For more information, contact the Doug Osborne at dosborne@sitkahospital.org.

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Sitka Bicycle Friendly Community Coalition member Aaron Prussian helps hang a National Bike Month banner on Thursday, May 12, on the fence around the tennis courts above Crescent Harbor. May is National Bike Month, with May 16-20 being National Bike To Work Week and Friday, May 20, is National Bike to Work Day.

Sitka Bicycle Friendly Community Coalition member Aaron Prussian helps hang a National Bike Month banner on Thursday, May 12, on the fence around the tennis courts above Crescent Harbor. May is National Bike Month, with May 16-20 being National Bike To Work Week and Friday, May 20, is National Bike to Work Day. (Photo by Doug Osborne)

National Bike To Work Week is May 16-20, and Sitka residents are encouraged to get on their bikes and ride this week. Also, Friday, May 20, is National Bike To Work Day.

Forty percent of people have commutes of less than two miles, which makes cycling to work about as time-consuming as driving. Not only is biking to work healthy, but it reduces pollution in the environment. Commuting by bike also is a great way to jump-start your day with a short workout.

bike_month_8.5x11This year, those cyclists who ride their bike to work, school or on errands during National Bike To Work Week can fill out tickets at Yellow Jersey Cycle Shop for a chance to win a couple of prizes. There is a $100 gift certificate from Yellow Jersey and a $50 massage certificate from Oceanside Physical Therapy as the top prizes, with other prizes possible. The prize drawing will be at the Julie Hughes Triathlon on May 21. You fill in one ticket for each trip to work by bike.

On National Bike To Work Day on Friday, May 20, those cyclists who show their helmets at the Larkspur Café from 11 a.m. to 2 p.m. will receive a 15-percent discount on their lunch. Larkspur Café owner Grace Roller said the daily special will be called The Spokes-man, which probably will be a veggie burger “with goat cheese, olives, red onion, spinach, and maybe sun-dried tomato spread or pesto aioli.”

SitkaCommunityBikeRideFlierIn addition, the Sitka Bicycle Friendly Community Coalition will meet at noon on Friday, May 20, at the Larkspur Café to finalize plans for the Sitka Community Bike Ride. The Sitka Community Bike Ride takes place at 11 a.m. on Saturday, May 28, with a ride through downtown Sitka to celebrate the 125th anniversary of the first bike seen in Sitka (on May 28, 1891). We will meet at 10 a.m. at Totem Square, where there will be bike mechanics doing minor maintenance (checking tires, oiling chains, adjusting seats, etc.), people fitting bike helmets, and a variety of contests (such as oldest bike, most visible bike, most unique bike, etc.).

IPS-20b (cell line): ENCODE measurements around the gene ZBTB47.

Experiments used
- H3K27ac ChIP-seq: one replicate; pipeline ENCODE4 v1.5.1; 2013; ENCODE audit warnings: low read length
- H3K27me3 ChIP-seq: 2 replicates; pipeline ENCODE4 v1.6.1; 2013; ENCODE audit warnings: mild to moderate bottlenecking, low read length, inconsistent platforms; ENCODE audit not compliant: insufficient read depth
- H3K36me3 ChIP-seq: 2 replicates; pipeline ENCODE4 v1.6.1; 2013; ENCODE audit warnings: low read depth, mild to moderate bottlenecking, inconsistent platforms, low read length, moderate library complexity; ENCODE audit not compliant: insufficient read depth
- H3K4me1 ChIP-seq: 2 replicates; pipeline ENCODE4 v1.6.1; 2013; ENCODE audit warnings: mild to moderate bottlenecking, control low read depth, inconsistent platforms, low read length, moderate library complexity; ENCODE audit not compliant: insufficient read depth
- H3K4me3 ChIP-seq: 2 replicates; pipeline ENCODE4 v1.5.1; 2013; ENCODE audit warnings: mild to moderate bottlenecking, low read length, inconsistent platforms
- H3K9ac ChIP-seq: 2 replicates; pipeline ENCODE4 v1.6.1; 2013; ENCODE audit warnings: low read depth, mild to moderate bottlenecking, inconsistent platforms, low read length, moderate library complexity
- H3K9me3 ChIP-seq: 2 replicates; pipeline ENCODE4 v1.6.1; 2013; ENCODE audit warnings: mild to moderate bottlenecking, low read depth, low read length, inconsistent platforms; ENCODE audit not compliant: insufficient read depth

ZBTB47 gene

We also will have an update later this week on the results of Sitka’s Bicycle Friendly Community renewal application, which was submitted in February. We were Alaska’s first Bicycle Friendly Community in 2008, and the first to renew in 2012, earning a bronze award  both time. We are hoping to upgrade our status from bronze to silver or gold.

For more information, contact Doug Osborne at 747-0373 or Charles Bingham at 623-7660.

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SitkaCommunityBikeRideFlier

Sitka Mayor Mim McConnell, right front, prepares to lead cyclists in the 2015 Sitka Community Bike Ride

Sitka Mayor Mim McConnell, right front, prepares to lead cyclists in the 2015 Sitka Community Bike Ride

The Sitka Community Bike Ride is the perfect way to celebrate the spring and National Bike Month in May. It also is a chance to celebrate the 125th anniversary of the first bike seen in Sitka, which arrived on May 28, 1891, on the cruiser Mexico.

Join us on Saturday, May 28, at Totem Square (near the Petro Marine dock, where the Mexico likely docked) as we host a short kid-friendly bike parade through downtown starting at 11 a.m. (get there early for quick bike tune-up and for contest judging for oldest bike, most unique bike, most visible bike, etc.). Hopefully, we’ll also have an update on our recent renewal application for Bicycle Friendly Community (we were a bronze level award winner in 2008 and 2012).

Our bike maintenance specialists will be available to assist cyclists from 10 a.m. at Totem Square. They will be able to check chains, brakes, tire pressure and other minor maintenance needs, but won’t be able to do major repairs. We also will have someone available to help check bike helmet fits.

GroupPhotoAfterCommunityRide

Riders after the 2015 Sitka Community Bike Ride

We held a community bike ride a few years ago that had about 300-350 cyclists, so let’s see if we can top that crowd. Last year we had a smaller crew at our community bike ride, but it still was lots of fun.